Fleur Porter

Farm: ‘Riverside Ajana’

Region: Ajana, North East Agricultural Region, Western Australia (110 km north of Geraldton)

Commodity: Wheat, canola and lupins

Farming area: 12,000 hectares (8000 cropping)

Rainfall: 308 mm average per year

Email: fleur.grieve@bigpond.com

Phone: 0402 112 155


"Any slight variation in temperature or even a slight decrease in rainfall will affect our ability to grow broadacre crops here.

So we’ve done some long-term planning about our business and whether doing what we’re doing is the way to go."

Fleur Grieve, 2012

Photo: Claire Tyrrel, The Countryman and The Geraldton Guardian


See what Fleur has to say about:


Farming in a low-rainfall region

Riverside Ajana is our farm business. It’s on about 30,000 acres [12,000 ha].

A bit over a third is remnant vegetation and the remainder is arable land that we use for cropping wheat, canola and lupins.

We have a share farmer that does our farming business. He produces the crop and we get a certain percentage.

He’s our best risk management tool ever because he pays to put the crop in and if he makes money we make money. If he doesn’t, we don’t, but we didn’t put any money in.

The reason we have such a big cropping program (8000 ha) is because we’re in such a marginal area.

Our average yields are probably a lot lower than farms further south with a lot less land. It can be quite variable—for wheat, we probably get a maximum of 2 tonne/ha in total. But some paddocks might be 1 tonne/ha and others 2 tonne/ha even with similar inputs.

My mum and dad are still owners of the farm property and are involved in some of the main management decisions.

Dad still works for the share farmer for nothing. He just likes to drive the big machines during seeding and harvest. So we’re all involved.

We’re the third most northern farm in this locality and the last farm going east. Then it becomes pastoral country where it’s too dry to grow crops. We are very marginal.

Our average yearly rainfall is about 308 mm.

We’ve kept records here since my family started here. I’m the fourth generation. Rainfall records over that time are really variable. For example, 1984 was our 2nd driest year ever and 1985 our 2nd wettest year ever. So there’s a certain amount of natural variability on the farm.

More recently, the 2 years of drought in 2006 and 2007 have impacted the farm the most. Then followed the best season we’ve ever had—the most amount of grain produced from this land ever was delivered in 2008 [see Table 1].

Table 1. Yield from Fleur’s farm between 2006 and 2009

YearHectares plantedTonnes delivered
2006 8000 500
2007 6000 1100
2008 6000 10000
2009 6500 7200

2009 was probably an average year. We had less than our average rainfall but it all fell in the growing season which allowed us to produce reasonable crops.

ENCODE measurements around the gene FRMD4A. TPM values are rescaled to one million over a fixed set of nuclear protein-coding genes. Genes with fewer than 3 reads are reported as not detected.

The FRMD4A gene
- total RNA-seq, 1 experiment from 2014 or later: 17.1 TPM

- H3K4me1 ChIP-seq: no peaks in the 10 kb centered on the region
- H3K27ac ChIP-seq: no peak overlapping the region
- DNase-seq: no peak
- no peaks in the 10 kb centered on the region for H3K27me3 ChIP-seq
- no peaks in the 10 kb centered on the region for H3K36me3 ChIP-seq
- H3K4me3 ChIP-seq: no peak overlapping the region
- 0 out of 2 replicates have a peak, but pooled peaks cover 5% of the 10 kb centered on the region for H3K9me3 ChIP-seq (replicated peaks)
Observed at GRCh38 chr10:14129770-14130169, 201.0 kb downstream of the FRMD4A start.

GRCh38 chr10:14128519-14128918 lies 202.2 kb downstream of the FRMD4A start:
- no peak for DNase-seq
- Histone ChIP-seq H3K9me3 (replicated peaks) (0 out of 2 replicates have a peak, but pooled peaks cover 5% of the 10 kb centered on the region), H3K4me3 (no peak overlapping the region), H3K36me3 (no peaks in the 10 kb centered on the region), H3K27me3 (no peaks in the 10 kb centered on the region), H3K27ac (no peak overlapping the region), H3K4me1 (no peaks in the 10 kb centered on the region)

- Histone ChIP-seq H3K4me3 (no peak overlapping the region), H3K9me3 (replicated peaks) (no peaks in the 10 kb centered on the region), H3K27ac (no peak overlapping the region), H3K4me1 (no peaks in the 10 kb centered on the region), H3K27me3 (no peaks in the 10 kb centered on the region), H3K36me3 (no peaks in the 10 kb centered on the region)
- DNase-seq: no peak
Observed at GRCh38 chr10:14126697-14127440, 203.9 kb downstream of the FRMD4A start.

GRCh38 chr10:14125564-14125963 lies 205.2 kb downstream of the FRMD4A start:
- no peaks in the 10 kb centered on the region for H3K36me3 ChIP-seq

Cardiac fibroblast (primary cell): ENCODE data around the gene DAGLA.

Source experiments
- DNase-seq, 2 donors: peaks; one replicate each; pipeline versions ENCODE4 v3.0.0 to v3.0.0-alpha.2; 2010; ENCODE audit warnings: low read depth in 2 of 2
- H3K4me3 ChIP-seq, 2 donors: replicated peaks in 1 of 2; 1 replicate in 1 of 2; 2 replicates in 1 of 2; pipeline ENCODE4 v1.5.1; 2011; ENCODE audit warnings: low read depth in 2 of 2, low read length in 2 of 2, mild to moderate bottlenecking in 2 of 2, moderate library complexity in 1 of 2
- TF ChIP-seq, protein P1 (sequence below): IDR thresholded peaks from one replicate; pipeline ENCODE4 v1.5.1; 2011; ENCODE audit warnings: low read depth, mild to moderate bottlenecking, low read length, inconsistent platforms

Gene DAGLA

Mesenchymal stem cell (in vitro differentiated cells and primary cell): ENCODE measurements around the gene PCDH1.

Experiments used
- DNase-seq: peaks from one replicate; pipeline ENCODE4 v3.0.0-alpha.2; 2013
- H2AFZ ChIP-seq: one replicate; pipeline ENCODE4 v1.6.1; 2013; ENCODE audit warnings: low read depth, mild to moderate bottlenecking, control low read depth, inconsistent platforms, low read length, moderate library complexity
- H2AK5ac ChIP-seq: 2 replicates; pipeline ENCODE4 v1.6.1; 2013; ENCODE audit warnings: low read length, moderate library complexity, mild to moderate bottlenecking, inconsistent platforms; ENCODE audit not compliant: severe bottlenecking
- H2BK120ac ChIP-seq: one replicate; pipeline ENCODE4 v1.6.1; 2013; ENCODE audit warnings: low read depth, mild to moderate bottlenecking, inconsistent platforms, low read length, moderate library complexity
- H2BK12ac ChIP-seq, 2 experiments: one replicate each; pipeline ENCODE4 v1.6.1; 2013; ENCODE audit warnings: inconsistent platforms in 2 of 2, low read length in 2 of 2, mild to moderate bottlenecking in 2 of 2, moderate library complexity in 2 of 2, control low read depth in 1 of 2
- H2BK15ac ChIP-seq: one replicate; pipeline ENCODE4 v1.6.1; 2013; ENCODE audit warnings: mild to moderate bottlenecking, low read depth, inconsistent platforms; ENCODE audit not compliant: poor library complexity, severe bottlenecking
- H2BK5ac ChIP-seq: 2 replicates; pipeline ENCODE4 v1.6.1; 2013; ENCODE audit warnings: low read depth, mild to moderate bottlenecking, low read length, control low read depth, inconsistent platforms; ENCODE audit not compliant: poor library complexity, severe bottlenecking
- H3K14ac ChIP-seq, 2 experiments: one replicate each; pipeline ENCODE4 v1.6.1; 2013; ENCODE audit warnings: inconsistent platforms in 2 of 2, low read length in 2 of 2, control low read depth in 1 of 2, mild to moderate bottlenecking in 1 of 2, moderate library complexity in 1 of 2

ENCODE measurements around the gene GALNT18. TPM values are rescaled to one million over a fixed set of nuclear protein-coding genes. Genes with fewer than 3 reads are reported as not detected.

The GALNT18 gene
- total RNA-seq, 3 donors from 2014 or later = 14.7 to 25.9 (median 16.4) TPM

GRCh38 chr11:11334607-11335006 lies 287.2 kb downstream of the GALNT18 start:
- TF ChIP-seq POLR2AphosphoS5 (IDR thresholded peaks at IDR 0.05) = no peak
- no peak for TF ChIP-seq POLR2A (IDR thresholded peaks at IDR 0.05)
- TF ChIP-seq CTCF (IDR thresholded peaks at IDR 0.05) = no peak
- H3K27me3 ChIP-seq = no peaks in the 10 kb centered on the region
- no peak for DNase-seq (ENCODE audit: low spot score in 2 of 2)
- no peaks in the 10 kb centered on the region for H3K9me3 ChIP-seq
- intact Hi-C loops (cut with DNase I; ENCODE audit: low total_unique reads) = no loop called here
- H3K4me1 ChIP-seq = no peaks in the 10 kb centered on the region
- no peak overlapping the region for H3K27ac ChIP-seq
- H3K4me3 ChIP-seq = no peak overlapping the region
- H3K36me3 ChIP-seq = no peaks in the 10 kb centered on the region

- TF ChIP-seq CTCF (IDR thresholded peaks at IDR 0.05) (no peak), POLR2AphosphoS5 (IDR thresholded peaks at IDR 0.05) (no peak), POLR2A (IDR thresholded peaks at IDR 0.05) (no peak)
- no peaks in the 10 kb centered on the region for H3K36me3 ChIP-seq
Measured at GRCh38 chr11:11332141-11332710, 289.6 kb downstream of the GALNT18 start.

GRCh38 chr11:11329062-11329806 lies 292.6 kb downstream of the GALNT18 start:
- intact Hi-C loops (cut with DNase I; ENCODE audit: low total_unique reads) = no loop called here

And in 2010 and 2011, when a lot of the state didn’t do well, we got the rain just when we needed it and the crop ended up being good and the income was good.


Wheat crop, November 2009

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Sowing dry

We tend to always seed around the same time and to seed dry rather than wait for rain. We always start around Anzac Day in April and we’re done by mid June.

But the season break seems to be later so we’ve had a couple of quite late starts.

Going into May this year [2012] we hadn’t really had any rain and some people I spoke to were really despondent. Then it rained and they were all okay.

But a lot of people got caught out. There was a lot of canola that people had to re-seed because the seed’s germinated slightly and then not actually come up.

I saw people re-seeding really late—what I would consider to be really late. When I see that, I wonder how they’re making their decisions.

We didn’t sow canola this year.


Bob Porter (Fleur’s dad):

It’s a hard one, knowing whether to sow or not. It’s getting to the stage now, if we haven’t had summer rainfall we say maybe we won’t put the crop in.

But if we don’t put it in, we always get a good winter and we miss out… it happens every time, I can guarantee it.

And if you don’t put your crop in, you don’t get any income; you could get more debt. It’s a very hard one to work out.

Where we live, working up against the climate, we put it in regardless and hope it’ll rain. If it doesn’t, we put it in dry. Usually we get a return. We’ve survived all these years.

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Educating people about the environment

We run a nature-based farm tourism venture on the property.